It's nearly impossible to buy a home without taking out a mortgage to pay for it. Though most people get their mortgages from banks, there's nothing in the Internal Revenue Code that prevents you from counting a loan from your parents as a mortgage -- as long as it meets the mortgage criteria.
Your loan from your parents can't just be an oral agreement that you'll eventually pay them back. Instead, the loan must be "secured debt" and your home must be the collateral. To be secured debt, you have to sign an actually agreement -- call it a mortgage, deed of trust, or land contract -- that defines your home as collateral and is recorded or perfected under the state and local laws that apply. If it's not recorded and perfected, it's not good enough for the Internal Revenue Service and won't qualify for the mortgage interest deduction.
Main or Second Home
The house also has to be your main or second home -- and if you're borrowing from your parents, chances are it is. See, the mortgage interest deduction is limited to just your primary home and one second home. For example, if you borrowed from your parents to buy a summer home, you can still deduct the interest even though it's not your main home.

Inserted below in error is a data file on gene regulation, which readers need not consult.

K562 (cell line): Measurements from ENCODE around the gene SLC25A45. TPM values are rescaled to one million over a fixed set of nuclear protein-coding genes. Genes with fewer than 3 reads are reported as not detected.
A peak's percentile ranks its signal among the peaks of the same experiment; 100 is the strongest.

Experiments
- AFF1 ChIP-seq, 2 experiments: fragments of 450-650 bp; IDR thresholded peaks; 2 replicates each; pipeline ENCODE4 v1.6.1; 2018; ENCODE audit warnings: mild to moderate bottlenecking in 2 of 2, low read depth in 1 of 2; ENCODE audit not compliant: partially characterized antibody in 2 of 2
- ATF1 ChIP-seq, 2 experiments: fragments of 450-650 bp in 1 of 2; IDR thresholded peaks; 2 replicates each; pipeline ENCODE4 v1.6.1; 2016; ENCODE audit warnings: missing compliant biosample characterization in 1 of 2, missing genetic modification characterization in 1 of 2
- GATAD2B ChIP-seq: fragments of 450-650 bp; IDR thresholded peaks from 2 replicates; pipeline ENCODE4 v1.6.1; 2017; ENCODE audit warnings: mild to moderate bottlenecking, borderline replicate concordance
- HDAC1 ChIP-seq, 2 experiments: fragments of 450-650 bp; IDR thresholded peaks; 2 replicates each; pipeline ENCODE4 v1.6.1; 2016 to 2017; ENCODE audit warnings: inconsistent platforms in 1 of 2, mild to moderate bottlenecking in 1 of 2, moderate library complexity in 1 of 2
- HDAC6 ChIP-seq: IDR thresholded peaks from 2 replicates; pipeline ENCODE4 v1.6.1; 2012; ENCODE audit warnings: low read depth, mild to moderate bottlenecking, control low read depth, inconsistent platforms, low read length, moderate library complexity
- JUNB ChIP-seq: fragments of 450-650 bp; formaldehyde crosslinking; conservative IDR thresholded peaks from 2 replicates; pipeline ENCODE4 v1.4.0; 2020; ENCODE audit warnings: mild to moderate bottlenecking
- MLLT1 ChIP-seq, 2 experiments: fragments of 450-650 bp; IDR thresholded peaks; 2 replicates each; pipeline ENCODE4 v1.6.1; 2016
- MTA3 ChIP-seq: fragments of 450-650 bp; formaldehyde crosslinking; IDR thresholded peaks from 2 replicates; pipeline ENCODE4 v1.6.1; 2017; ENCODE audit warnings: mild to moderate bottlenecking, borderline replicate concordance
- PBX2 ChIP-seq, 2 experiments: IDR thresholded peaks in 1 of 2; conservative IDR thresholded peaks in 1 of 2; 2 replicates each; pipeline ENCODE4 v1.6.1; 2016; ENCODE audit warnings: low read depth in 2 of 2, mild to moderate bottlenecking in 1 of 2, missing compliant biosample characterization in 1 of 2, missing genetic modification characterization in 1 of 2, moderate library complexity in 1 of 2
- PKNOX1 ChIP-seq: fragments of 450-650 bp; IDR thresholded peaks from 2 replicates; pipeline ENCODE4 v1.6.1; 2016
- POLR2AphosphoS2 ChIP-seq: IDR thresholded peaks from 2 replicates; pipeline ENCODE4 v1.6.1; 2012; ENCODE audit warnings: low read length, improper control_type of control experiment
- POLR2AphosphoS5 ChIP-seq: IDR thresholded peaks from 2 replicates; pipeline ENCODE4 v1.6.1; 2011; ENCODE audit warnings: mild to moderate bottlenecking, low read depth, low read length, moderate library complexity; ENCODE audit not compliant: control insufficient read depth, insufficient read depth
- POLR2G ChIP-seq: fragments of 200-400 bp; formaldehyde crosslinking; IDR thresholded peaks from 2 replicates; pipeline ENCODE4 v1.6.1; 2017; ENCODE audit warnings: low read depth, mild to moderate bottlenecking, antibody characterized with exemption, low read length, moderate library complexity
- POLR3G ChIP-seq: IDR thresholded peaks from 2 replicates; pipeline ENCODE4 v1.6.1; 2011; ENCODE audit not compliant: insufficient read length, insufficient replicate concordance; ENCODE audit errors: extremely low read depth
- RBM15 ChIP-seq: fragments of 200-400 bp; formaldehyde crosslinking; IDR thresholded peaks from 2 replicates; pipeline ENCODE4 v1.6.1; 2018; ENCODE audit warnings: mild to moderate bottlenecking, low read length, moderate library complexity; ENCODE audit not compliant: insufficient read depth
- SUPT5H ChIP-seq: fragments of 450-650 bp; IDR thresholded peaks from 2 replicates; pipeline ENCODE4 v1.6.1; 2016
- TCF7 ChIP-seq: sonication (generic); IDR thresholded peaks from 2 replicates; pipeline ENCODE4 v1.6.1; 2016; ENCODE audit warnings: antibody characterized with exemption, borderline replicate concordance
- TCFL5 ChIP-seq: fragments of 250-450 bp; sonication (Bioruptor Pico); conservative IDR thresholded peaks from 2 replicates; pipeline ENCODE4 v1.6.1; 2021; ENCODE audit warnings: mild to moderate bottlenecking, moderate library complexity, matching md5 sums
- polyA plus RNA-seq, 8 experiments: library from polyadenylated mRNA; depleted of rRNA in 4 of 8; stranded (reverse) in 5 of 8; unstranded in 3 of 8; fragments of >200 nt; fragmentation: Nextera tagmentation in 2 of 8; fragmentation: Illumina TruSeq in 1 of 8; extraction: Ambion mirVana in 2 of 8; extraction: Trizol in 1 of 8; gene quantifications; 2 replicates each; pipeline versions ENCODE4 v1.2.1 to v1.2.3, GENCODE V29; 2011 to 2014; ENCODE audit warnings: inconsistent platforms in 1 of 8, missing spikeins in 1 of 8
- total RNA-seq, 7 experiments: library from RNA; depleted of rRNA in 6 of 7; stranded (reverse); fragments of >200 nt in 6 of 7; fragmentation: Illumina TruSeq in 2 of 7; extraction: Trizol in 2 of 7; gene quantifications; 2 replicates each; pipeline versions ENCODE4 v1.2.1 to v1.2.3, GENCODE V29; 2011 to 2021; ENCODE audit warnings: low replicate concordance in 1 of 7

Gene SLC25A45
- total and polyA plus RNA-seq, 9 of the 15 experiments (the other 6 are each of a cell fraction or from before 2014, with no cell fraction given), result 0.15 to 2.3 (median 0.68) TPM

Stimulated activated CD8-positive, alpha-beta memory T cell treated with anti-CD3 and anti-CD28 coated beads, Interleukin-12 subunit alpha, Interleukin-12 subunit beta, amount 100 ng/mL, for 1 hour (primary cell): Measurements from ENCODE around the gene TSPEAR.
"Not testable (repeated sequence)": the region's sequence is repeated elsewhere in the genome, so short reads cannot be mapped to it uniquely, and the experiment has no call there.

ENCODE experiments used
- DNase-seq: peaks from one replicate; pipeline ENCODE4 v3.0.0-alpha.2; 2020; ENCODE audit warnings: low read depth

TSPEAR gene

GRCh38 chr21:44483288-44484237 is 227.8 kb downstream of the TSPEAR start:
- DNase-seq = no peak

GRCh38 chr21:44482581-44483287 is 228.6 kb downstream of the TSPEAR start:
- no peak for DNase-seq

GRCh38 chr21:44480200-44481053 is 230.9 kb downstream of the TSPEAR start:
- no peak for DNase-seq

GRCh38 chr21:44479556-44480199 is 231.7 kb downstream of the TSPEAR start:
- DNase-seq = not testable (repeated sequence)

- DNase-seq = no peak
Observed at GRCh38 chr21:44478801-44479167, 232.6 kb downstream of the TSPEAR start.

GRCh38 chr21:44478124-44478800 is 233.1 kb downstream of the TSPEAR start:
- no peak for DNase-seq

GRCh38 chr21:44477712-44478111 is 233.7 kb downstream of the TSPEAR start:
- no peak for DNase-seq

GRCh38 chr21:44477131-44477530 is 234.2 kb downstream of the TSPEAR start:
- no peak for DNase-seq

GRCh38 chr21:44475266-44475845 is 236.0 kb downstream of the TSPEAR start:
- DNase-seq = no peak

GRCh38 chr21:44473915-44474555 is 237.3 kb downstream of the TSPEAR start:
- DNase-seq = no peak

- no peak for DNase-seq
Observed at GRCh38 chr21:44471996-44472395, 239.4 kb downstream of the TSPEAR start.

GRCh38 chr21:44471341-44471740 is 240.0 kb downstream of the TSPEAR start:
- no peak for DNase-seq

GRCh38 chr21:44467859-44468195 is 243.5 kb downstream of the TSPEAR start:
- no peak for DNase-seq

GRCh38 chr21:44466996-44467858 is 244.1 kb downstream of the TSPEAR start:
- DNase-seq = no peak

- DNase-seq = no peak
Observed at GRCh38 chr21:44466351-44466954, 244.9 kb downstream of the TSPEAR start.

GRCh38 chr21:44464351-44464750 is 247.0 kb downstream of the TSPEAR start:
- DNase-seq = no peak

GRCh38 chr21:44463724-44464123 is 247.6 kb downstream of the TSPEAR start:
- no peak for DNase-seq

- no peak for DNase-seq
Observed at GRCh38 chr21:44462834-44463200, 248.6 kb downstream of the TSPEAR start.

You're limited to deducting the interest on the first $1 million of home acquisition debt -- money you borrowed to buy, construct or improve your house. If you borrowed money from your parents for something besides your home and you used your home as collateral, the debt counts as home equity debt, and you can only deduct the interest on the first $100,000. If you're married but file separate returns, the limits are halved for each spouse -- you can only deduct the interest on the first $500,000 for home acquisition debt and the first $50,000 for home equity debt.
When you have a mortgage with a commercial lender, you usually receive a Form 1098 at the end of the year. If your parents send you a 1098, your mortgage interest deduction goes on line 10 of Schedule A. However, chances are, your parents aren't going to be sending one. So, instead you report your interest paid on line 11 of Schedule A. If you bought the home from your parents, you must also list their names, address, and taxpayer ID numbers -- typically their Social Security numbers -- next to line 11.
Parents' Tax Consequences
If you're paying interest to your parents, they need to include the interest as taxable income on their return the same way they have to include interest income from their savings account. For example, say you pay $10,000 in mortgage interest and claim a $10,000 deduction. The IRS is going to be expecting that interest to show up on someone else's return as taxable income.
Mark Kennan is a writer based in the Kansas City area, specializing in personal finance and business topics. He has been writing since 2009 and has been published by "Quicken," "TurboTax," and "The Motley Fool."